3Es Evaluation Of The Medicare Health Program

Medicare is a public health insurance program. It primarily targets individuals aged 65 years and older. However, it also covers individuals under the age of 65 with certain disabilities and all individuals with end-stage renal disease. There are several parts of the Medicare program. These are part A which covers hospital insurance, part B which covers medical insurance as well as the prescription drug coverage. For part A, most individuals don’t remit any premium since they already paid through their payroll taxes (CMS.gov, 2014). It mainly covers inpatient care as well as hospice care. Part B requires remittance of monthly premiums which covers doctors’ services and outpatient care. The prescription drugs coverage also requires remittance of monthly premiums and avails Medicare prescription drugs to beneficiaries.

The 3Es analysis of the Medicare program involves an evaluation of its efficiency, effectiveness and equity. Efficiency addresses a program or system in terms of whether it is doing things appropriately. It is a measure of how well a system is making use of its resources (Rouse & Serban, 2014). Within healthcare, efficiency addresses the production as well as the allocation of health care services (Hickey & Brosnan, 2012). The efficiency of the Medicare program involves a look at whether it is utilizing its resources in the best and most appropriate manner possible. The currently available data indicates that Medicare suffers from the remittance of improper payments. This represents a use of resources in a manner that is not the best possible. Nonetheless, Medicare still makes substantial appropriate payments and despite some of its inefficiencies, it can be described as being generally efficient.

Effectiveness on the other deals with whether a system or program is doing what it should be doing. It looks at how well a system is achieving its objectives (Rouse & Serban, 2014). Within healthcare programs, it addresses the extent to which attainable improvements are actually attained (Hickey & Brosnan, 2012). It can be analyzed at the clinical (micro) level by looking at the health of individuals, or at the population (macro) level, by exploring changes in the health of the general population (Hickey & Brosnan, 2012). Medicare improves the health of its beneficiaries by reducing the cost of access. It caters for 80% of the total cost (Aronovitz, 2007). This enables individuals to access healthcare by paying the remaining 20 % and in this manner Medicare improves health care.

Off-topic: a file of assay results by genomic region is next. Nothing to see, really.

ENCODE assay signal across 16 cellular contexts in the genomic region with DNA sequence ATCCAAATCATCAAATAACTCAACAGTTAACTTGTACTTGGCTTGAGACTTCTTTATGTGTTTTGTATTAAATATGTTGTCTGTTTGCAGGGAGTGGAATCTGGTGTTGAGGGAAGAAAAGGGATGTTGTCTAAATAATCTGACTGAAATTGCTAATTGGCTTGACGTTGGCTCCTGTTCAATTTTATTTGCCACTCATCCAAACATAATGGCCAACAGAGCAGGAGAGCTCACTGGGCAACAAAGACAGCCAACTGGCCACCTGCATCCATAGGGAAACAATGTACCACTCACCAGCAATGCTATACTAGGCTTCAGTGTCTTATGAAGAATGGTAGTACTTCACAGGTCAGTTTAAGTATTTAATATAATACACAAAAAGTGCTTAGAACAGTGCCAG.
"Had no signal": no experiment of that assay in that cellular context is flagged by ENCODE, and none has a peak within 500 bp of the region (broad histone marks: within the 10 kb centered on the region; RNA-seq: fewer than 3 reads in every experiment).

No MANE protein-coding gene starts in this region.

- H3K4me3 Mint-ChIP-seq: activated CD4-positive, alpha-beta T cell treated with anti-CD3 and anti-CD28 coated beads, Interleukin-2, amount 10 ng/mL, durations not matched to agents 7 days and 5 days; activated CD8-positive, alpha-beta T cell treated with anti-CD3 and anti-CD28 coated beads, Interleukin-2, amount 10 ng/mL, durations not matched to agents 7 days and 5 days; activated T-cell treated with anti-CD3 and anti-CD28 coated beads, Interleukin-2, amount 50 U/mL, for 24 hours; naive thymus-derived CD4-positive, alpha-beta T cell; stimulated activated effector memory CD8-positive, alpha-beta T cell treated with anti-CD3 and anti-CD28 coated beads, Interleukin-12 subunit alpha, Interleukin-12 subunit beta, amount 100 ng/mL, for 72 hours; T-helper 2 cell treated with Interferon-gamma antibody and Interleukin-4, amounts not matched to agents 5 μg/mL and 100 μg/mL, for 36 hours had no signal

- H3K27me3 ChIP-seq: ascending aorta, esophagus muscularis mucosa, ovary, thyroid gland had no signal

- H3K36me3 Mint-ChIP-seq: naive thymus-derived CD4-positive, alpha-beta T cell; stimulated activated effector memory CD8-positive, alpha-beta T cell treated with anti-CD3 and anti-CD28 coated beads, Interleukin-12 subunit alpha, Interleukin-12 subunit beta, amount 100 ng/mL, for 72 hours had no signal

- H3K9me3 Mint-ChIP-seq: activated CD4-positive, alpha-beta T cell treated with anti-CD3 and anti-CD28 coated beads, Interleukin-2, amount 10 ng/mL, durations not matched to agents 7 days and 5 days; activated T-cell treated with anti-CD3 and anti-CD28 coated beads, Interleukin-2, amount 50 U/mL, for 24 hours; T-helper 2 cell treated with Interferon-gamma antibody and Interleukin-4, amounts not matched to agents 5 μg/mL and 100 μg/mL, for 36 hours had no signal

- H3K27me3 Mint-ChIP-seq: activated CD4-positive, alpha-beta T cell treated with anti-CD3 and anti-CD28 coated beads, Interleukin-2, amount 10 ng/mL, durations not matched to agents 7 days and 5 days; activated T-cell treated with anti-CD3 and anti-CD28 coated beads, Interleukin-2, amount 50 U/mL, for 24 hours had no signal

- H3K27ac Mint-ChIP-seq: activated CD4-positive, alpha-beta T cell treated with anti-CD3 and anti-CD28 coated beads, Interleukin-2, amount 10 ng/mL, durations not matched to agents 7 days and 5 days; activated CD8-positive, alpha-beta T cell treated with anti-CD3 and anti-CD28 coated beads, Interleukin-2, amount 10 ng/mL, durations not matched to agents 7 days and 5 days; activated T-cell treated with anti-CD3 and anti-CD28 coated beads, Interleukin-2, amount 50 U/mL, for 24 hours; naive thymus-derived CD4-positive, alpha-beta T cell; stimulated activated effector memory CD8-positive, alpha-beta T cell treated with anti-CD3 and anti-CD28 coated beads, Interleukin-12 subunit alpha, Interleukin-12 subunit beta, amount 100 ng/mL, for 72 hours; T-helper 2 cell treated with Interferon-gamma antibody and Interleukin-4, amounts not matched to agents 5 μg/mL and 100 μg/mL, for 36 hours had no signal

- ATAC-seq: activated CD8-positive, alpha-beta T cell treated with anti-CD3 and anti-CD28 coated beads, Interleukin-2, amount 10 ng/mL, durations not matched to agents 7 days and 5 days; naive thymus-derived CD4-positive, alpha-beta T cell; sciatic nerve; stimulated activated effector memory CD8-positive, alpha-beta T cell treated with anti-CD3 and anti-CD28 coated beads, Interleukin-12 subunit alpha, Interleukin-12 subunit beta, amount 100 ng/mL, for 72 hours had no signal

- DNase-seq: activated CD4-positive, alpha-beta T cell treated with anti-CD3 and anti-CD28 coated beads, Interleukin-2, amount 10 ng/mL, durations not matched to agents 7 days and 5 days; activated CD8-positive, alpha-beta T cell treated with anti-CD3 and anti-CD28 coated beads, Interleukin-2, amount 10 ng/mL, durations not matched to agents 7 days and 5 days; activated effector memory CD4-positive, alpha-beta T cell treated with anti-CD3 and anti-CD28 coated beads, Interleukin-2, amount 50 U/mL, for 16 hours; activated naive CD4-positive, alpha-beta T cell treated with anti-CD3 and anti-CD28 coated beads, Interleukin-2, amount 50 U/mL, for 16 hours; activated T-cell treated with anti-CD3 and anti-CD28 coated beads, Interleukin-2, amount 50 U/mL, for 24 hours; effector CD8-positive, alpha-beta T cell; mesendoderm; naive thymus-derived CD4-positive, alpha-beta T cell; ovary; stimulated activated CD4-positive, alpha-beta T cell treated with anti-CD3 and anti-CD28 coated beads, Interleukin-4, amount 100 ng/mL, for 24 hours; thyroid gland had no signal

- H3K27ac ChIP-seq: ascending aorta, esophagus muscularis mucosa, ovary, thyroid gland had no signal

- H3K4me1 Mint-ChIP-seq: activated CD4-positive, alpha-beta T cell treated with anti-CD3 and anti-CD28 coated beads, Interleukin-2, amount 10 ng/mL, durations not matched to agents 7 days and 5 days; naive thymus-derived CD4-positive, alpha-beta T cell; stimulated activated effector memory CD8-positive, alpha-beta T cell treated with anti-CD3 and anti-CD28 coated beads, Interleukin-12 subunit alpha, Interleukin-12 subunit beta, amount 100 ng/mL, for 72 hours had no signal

The final ‘E’ is equity which looks at how fair a program is. It deals with allocation of resources, achievement of outcomes and delivery, and whether fairness is attained (Rouse & Serban, 2014). Within healthcare, equity implies a maximization of fairness and a minimization of health disparities across groups (Hickey & Brosnan, 2012). Medicare is an equitable scheme since it allows all members to benefit. Any individual above the age of 65 qualifies for Medicare. Since individuals within this bracket as well as disabled individuals face certain setbacks that inhibit their ability to secure healthcare, Medicare mitigates disparities by providing them with a means through which they can access the same.

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